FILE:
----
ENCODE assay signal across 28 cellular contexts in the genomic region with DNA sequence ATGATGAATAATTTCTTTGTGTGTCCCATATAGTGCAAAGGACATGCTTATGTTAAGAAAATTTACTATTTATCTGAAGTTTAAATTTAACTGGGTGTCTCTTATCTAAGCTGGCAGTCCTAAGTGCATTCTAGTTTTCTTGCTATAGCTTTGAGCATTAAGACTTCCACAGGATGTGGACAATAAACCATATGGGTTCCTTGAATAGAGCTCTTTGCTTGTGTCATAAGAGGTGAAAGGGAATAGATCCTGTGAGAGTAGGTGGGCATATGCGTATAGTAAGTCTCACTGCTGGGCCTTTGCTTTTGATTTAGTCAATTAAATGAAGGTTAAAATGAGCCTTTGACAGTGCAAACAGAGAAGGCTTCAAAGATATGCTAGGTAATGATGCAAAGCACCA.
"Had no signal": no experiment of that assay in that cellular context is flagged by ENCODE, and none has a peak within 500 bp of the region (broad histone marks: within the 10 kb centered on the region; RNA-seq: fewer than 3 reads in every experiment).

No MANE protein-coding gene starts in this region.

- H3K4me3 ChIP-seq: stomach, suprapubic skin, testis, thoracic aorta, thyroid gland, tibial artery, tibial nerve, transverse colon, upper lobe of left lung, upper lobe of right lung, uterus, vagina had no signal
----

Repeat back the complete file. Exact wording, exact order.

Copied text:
ENCODE assay signal across 28 cellular contexts in the genomic region with DNA sequence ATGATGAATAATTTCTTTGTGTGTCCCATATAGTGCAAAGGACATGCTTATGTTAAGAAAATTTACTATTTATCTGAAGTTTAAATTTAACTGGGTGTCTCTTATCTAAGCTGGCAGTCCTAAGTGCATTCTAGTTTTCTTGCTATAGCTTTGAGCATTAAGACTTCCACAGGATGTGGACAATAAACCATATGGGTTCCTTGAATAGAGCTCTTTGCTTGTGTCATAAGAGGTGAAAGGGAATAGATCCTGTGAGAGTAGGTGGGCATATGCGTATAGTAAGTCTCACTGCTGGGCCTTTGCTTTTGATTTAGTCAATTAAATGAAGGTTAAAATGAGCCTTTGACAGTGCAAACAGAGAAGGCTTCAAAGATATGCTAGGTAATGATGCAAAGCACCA.
"Had no signal": no experiment of that assay in that cellular context is flagged by ENCODE, and none has a peak within 500 bp of the region (broad histone marks: within the 10 kb centered on the region; RNA-seq: fewer than 3 reads in every experiment).

No MANE protein-coding gene starts in this region.

- H3K4me3 ChIP-seq: stomach, suprapubic skin, testis, thoracic aorta, thyroid gland, tibial artery, tibial nerve, transverse colon, upper lobe of left lung, upper lobe of right lung, uterus, vagina had no signal